Dog Myths & Superstitions: Separating Fact From Fiction

Discover the truth behind popular dog myths and superstitions that have puzzled pet owners for generations.

Published September 12, 2023

Hey, dog lovers! Ever hear that dogs can sense spirits, or that one human year equals seven dog years? We all love a good story or legend, especially when it involves our furry best friends. But how much of what we hear is actually true? Let's dive into some common myths and superstitions about dogs and get down to what's real and what's just a tall tail. 

Howling Means Death

Have you ever heard of that old superstition that a dog howling means someone is about to die? Kinda creepy, right? This idea has been around for ages and is deeply rooted in various cultures and folklore.

But let’s set the record straight — there’s no scientific evidence to support this eerie claim. Most times, a dog howls for way less dramatic reasons, like hearing a siren, feeling separation anxiety, or even just hearing another dog howl. So, the next time you hear your pup let out a howl, no need to jump to ghostly conclusions.

Bad Omens

In some cultures, a black dog is considered a symbol of bad luck, similar to the way some people feel about black cats. But anyone who's been the proud parent of a black dog knows that the only thing they're bringing into a home is an overload of love and joy.

Ghostly Black Dogs

In British folklore, there's the legend of the "Hound of Dartmoor," a ghostly black dog said to roam the moors. While spooky, it's worth noting that many of these myths come from older times, when people were trying to make sense of things they couldn't explain. So, no need to be spooked if you spot a black dog during your nightly walk.

Seeing Something Spooky

The notion that dogs can see or sense spirits is an old one, and it often pops up around Halloween. The myth suggests that if a dog is barking at nothing or appears to be following something you can't see, they might be seeing a ghost. While there's no scientific evidence to support this, it sure makes for a spooky story!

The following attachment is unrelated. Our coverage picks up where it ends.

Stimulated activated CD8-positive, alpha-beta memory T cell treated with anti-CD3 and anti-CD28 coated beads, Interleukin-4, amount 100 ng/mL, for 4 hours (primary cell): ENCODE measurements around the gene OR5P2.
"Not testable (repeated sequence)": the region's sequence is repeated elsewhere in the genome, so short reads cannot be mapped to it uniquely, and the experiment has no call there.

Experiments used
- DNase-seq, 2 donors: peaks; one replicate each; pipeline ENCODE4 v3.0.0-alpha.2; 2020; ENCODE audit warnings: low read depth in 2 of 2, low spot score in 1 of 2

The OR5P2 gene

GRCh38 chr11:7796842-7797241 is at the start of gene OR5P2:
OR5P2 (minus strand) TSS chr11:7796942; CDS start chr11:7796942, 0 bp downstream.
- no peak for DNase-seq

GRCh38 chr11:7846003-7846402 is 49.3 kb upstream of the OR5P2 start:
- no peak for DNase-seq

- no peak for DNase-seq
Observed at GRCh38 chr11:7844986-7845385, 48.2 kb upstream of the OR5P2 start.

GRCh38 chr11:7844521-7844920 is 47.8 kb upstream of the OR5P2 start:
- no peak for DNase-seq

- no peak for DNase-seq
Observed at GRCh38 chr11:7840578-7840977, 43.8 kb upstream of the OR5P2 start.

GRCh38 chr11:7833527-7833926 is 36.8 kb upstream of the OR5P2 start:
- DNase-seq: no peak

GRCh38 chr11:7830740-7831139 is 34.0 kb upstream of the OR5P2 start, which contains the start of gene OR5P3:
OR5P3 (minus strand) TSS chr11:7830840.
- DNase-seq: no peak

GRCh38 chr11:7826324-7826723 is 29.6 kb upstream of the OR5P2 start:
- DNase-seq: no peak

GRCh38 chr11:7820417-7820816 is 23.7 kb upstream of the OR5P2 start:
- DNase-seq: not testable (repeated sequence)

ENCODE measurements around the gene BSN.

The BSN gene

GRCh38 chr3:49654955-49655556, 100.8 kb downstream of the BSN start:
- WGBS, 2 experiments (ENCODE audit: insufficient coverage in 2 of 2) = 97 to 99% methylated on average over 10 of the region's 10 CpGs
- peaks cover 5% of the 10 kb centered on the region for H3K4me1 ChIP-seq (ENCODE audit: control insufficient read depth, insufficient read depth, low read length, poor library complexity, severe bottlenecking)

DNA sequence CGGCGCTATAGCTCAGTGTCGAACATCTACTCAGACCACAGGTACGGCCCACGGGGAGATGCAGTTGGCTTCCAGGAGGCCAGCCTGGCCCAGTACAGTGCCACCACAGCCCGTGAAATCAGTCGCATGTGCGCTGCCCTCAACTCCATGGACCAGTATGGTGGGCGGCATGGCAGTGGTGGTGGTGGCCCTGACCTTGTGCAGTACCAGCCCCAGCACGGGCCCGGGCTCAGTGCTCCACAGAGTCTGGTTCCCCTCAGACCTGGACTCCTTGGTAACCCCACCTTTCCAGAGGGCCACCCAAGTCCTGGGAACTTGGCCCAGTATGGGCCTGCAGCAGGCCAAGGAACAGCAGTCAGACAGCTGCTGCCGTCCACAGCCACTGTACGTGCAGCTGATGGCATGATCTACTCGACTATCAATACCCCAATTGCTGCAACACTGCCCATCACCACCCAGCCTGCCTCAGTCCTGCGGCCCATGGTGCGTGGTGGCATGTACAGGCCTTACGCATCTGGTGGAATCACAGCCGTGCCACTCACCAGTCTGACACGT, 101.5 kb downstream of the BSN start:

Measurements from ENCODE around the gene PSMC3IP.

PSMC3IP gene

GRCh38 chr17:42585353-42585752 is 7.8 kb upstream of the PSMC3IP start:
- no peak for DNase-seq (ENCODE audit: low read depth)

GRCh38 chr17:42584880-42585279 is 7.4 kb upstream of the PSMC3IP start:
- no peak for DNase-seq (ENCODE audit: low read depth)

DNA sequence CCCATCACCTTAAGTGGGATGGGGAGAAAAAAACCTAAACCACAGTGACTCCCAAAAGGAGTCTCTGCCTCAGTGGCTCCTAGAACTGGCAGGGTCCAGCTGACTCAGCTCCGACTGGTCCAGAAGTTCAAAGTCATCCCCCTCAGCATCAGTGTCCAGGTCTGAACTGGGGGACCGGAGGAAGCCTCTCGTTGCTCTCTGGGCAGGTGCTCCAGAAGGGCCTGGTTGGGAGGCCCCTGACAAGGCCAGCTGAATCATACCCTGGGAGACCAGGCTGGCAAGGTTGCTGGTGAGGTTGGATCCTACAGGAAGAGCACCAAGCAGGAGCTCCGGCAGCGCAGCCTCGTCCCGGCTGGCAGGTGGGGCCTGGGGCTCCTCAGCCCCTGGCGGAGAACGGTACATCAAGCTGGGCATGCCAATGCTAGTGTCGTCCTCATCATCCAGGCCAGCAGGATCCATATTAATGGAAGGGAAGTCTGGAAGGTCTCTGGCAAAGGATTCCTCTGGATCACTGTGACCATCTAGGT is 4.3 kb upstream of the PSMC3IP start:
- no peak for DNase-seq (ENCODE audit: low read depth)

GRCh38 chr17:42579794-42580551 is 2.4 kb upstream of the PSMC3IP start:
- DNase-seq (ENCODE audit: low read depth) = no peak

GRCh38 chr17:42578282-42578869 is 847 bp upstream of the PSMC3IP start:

An Omen for Tragedy

One of the most prevalent myths is that a dog crying at night portends impending tragedy. While these superstitions make for great storytelling, especially around a campfire or during Halloween, it’s crucial to remember that most of the time, a dog’s cry at night is because of other reasons ranging from separation anxiety to boredom. 

Need to Know

In some cultures, a dog's mournful howls at night are thought to predict or even summon the Grim Reaper.

Dog Days of Summer

The term "dog days" originally referred to the period when Sirius, the Dog Star, rises and sets with the sun. In ancient times, Sirius was considered responsible for the extreme heat of the season, as people thought it added its own warmth to that of the sun.

Another folklore tale suggests that dogs are more likely to go mad during the Dog Days of Summer. Of course, there's no scientific basis for this, but the superstition persists in some circles. Spoiler alert: it's just hot weather.

Need to Know

Some people believe that all animals, not just dogs, become more aggressive or restless during the Dog Days.

Strays as Good Fortune

If you're ever strolling through the charming streets of Scotland, keep an eye out for stray dogs. In Scottish folklore, encountering a stray dog is considered a sign of good luck. The belief comes from ancient superstitions that view animals as messengers of fortune. 

Need to Know

While a stray pup may not shower you with riches, they could absolutely bring happiness if you end up adopting them!

The 7th Dog From the 7th Dog

In some cultures, it's believed that the seventh pup in a litter, born to a seventh pup itself, has mystical healing powers. This little guy is supposed to cure ailments just by the touch of their paw! Imagine explaining that one to your vet.

Dogs in Myths

These dog myths have been stirring pots for years. Whether or not you believe any of them, one thing's for sure. Our lives would be far less interesting — and far less furry — without our four-legged friends.

Dog Myths & Superstitions: Separating Fact From Fiction